HEPADNAVIRIDAE FAMILY

Hepadnaviridae family consists of two viral genera which are Orthohepadnavirus (which contain viruses that infect humans and other mammals) and Avihepadnavirus (which contain viruses that infect birds); and these viruses are generally called hepadnaviruses. The viruses in this family include human hepatitis B virus, animal hepatitis viruses and duck hepatitis virus. Hepadnaviruses are spherical in shape, and they measure between 40-48 nm in diameter. They are sensitive to ether, heat, acid, organic solvents and detergents; and they have no envelope. However, some viruses also possess envelope. They generally replicate in the nucleus and are thus released from their host cell via lysis. The human hepatitis B virus is the main viral representative of the Hepadnaviridae family; and the virus has a worldwide distribution. Hepatitis B virus (HBV) is the only causative agent of viral hepatitis that has a dsDNA genome (Table 1).

The other causative agents of hepatitis (liver inflammation) in humans are caused by viral agents whose genome type is ssRNA. HBV is a unique DNA virus because it shares an encoding reverse transcriptase (RT) with the retroviruses (e.g. HIV); and their replication is through an RNA-DNA route because of the RT they encode. HBV has a high affinity for liver cells (i.e. hepatocytes); and they have two major proteins hepatitis B surface antigen (HBs Ag) and hepatitis B core antigen (HBc Ag) that both aid the virulence of the pathogens in humans. While HBc Ag antigens are basically expressed within hepatocytes, the HBs Ag is expressed outside the liver cells when the virus replicates in the liver. The main route of transmission of human HBV is via sexual contact, congenitally (i.e. from an infected mother to unborn child) and parenterally especially via exposure to contaminated blood.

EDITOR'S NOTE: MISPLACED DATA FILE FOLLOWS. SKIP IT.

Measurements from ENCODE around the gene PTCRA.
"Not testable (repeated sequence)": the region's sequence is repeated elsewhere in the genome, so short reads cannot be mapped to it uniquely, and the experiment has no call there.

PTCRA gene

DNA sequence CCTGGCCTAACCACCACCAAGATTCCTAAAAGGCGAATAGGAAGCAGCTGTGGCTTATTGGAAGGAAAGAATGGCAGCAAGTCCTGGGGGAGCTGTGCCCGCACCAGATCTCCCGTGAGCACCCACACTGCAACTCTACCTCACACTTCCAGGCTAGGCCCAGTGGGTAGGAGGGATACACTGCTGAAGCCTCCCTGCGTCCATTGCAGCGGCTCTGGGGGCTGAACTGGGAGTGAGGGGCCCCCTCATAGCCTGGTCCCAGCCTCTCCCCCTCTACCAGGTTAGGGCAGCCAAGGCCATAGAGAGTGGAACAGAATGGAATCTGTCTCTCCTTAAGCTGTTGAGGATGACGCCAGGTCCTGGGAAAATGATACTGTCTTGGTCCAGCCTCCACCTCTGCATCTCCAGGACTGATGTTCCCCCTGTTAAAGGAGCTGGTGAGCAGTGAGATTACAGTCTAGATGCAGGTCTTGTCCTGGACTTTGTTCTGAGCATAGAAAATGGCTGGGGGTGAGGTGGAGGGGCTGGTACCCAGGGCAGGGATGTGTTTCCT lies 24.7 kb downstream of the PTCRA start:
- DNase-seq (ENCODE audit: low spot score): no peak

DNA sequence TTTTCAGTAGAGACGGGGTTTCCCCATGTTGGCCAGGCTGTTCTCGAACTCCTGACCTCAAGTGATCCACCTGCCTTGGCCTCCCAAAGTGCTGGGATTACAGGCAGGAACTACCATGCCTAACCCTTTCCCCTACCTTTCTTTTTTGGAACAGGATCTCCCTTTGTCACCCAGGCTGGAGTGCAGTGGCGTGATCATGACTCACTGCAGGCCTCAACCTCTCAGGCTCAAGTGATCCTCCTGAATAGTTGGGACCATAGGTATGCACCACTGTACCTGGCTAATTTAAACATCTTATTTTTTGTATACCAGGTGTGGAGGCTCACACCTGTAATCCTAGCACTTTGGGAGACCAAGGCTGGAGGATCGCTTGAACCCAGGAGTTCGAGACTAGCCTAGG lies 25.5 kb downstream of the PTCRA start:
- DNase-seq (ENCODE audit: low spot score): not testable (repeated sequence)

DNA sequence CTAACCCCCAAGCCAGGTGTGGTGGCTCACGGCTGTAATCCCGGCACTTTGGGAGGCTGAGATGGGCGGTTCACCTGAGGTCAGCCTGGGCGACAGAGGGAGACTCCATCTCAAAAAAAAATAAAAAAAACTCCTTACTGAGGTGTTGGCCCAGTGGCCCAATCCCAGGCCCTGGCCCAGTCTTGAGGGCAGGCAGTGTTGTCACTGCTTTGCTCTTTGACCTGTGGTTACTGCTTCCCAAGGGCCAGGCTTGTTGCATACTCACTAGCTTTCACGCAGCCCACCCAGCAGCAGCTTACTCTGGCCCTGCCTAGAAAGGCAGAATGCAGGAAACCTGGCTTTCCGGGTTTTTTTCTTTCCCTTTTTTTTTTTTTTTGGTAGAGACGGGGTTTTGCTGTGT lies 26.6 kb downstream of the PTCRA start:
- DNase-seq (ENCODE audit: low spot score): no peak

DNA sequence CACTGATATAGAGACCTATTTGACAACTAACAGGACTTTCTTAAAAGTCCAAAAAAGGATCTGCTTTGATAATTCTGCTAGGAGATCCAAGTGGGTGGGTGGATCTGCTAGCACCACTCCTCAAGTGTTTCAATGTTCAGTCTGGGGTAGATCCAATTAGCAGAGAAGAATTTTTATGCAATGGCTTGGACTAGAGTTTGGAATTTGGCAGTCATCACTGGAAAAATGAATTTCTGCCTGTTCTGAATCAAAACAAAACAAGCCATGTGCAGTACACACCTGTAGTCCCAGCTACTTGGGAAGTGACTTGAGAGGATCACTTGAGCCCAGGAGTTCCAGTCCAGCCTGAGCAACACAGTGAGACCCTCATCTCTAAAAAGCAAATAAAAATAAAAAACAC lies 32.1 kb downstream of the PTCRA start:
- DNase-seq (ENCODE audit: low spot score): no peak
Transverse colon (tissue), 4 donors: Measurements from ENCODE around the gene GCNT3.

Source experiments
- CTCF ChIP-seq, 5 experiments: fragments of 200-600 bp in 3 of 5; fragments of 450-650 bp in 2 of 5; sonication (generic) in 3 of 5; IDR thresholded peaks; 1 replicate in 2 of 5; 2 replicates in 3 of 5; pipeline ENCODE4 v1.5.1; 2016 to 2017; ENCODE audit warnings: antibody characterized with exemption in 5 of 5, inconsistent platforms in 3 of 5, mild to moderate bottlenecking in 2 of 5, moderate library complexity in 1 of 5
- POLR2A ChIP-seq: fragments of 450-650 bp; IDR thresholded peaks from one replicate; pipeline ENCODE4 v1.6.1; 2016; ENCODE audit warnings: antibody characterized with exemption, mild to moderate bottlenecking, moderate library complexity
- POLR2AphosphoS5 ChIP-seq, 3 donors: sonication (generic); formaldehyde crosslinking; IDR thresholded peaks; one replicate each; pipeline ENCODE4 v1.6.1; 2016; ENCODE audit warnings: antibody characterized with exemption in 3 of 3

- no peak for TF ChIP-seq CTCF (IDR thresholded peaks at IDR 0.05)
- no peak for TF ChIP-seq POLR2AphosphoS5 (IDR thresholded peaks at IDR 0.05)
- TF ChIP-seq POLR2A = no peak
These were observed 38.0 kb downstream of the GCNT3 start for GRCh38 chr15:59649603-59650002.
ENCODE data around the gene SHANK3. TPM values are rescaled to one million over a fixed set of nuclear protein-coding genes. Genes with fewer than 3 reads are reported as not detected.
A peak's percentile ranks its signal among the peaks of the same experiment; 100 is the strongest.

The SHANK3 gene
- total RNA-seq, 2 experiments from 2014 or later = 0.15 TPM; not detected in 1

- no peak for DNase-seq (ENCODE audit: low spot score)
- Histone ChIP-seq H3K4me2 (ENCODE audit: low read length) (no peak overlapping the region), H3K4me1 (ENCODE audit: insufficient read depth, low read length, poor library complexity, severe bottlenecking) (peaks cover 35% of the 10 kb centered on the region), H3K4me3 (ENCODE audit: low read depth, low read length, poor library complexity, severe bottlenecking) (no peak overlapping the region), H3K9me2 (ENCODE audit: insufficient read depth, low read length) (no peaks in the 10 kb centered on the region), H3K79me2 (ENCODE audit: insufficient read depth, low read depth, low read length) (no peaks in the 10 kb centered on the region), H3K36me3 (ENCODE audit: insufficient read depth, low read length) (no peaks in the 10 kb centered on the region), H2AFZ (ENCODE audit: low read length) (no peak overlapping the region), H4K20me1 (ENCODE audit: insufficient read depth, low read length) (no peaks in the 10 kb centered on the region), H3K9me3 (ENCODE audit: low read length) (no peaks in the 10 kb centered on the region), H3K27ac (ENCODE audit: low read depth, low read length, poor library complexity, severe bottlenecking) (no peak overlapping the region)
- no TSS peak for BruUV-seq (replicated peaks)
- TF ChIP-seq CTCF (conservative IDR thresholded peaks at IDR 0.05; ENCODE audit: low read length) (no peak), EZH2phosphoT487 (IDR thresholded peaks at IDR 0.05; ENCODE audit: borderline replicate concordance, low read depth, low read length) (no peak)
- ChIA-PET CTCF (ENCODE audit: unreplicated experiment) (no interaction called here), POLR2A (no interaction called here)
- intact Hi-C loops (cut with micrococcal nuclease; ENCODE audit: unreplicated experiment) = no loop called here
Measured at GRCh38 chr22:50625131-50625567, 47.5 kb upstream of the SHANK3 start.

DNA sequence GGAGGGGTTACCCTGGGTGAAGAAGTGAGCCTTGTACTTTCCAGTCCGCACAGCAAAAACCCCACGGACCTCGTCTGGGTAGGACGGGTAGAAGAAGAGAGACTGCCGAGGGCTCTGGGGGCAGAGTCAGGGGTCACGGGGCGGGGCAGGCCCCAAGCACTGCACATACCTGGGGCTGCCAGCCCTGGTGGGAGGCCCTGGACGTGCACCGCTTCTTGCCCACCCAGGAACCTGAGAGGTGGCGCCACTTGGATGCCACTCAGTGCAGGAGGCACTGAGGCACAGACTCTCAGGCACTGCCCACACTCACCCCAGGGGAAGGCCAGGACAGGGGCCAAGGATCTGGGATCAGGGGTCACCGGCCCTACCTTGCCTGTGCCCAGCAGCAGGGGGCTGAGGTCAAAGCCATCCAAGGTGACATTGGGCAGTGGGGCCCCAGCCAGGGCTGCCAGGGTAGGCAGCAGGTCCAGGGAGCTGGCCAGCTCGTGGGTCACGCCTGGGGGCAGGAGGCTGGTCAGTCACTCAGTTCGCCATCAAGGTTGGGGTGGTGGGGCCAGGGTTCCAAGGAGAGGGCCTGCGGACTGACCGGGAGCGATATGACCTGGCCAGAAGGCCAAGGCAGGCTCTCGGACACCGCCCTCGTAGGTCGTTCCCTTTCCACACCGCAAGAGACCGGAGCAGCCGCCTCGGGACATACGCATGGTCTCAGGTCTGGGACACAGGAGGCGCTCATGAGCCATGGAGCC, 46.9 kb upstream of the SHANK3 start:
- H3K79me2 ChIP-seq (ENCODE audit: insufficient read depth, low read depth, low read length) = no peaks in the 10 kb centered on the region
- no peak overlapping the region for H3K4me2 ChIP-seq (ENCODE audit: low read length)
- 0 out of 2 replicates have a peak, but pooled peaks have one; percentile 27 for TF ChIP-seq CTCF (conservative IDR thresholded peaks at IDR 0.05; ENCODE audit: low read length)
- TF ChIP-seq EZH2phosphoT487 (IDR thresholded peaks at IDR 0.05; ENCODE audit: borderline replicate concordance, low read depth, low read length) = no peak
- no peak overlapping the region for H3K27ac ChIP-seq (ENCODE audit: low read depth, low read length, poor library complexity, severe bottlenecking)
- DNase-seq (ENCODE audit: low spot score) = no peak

The incubation period of HBV infection in humans is between 6 weeks to 6 months; and the disease can be acute or chronic in nature depending on the persistence of the virus in the infected host. The clinical outcome of the disease is usually characterized by liver dysfunction and jaundice. Prolonged and untreated disease can result to liver cancer and cirrhosis. Intravenous drug users, healthcare workers, people who receive tattoos and acupuncture, blood recipients, homosexuals, people who keep multiple sex partners, those who share sharp objects and sex workers are people who are at risk of infection with HBV. HBV infection can be prevented via proper vaccination of susceptible population with hepatitis B vaccine, and treatment is done using antiviral drugs. However, HBV infection is self-limiting in some individuals, and some patients can spontaneously clear the virus from their system.     

Table 1: Summary of the causative agents of liver inflammation (hepatitis) in humans

VIRUS FAMILY GENOME TRANSMISSION ROUTE
Heptitis A Picornaviridae ssRNA Feacal-oral route
Hepatitis B

 

Hepadnaviridae dsDNA Sexual contact, blood and from mother to child
Hepatitis C

 

Flaviviridae ssRNA Sexual contact, blood and from mother to child
Hepatitis D  Deltavirus ssRNA Parenteral or via blood contact
Hepatitis E  Hepeviridae ssRNA Feacal-oral route
 

HBV infection is a common nosocomial viral infection that can spread within a particular hospital environment or healthcare setting owing to the ease with which the viruses can be contracted via blood and other blood-contaminated body fluids or instruments such as syringes, scissors, and other hospital equipment. It is therefore critical that healthcare workers and laboratory personnel’s wear the correct protective coverings such as gloves and hospital/laboratory gowns when attending to patients or processing patient’s specimens. And all blood samples or blood-containing body fluids should be treated as “HIGHLY INFECTIOUS” in order to avoid contamination.

SELECTED REFERENCES

Acheson N.H (2011). Fundamentals of Molecular Virology. Second edition. John Wiley and Sons Limited, West Sussex, United Kingdom.

Ahmad K (2002). Norwalk-like virus attacks troops in Afghanistan. Lancet Infect Dis, 2:391.

Alan J. Cann (2005). Principles of Molecular Virology. 4th edition. Elsevier Academic Press,   Burlington, MA, USA.

Alba R, Bosch A and Chillon M (2005). Gutless adenovirus: last-generation adenovirus for gene therapy. Gene Ther, Suppl 12:S18-S27.

Alberts B, Bray D, Johnson A, Lewis J, Raff M, Roberts K and Walter P (1998). Essential Cell Biology: An Introduction to the Molecular Biology of the Cell. Third edition. Garland Publishing Inc., New York.

Balows A, Hausler W, Herrmann K.L, Isenberg H.D and Shadomy H.J (1991). Manual of clinical microbiology. 5th ed. American Society of Microbiology Press, USA.

Barrett   J.T (1998).  Microbiology and Immunology Concepts.  Philadelphia,   PA: Lippincott-Raven Publishers. USA.

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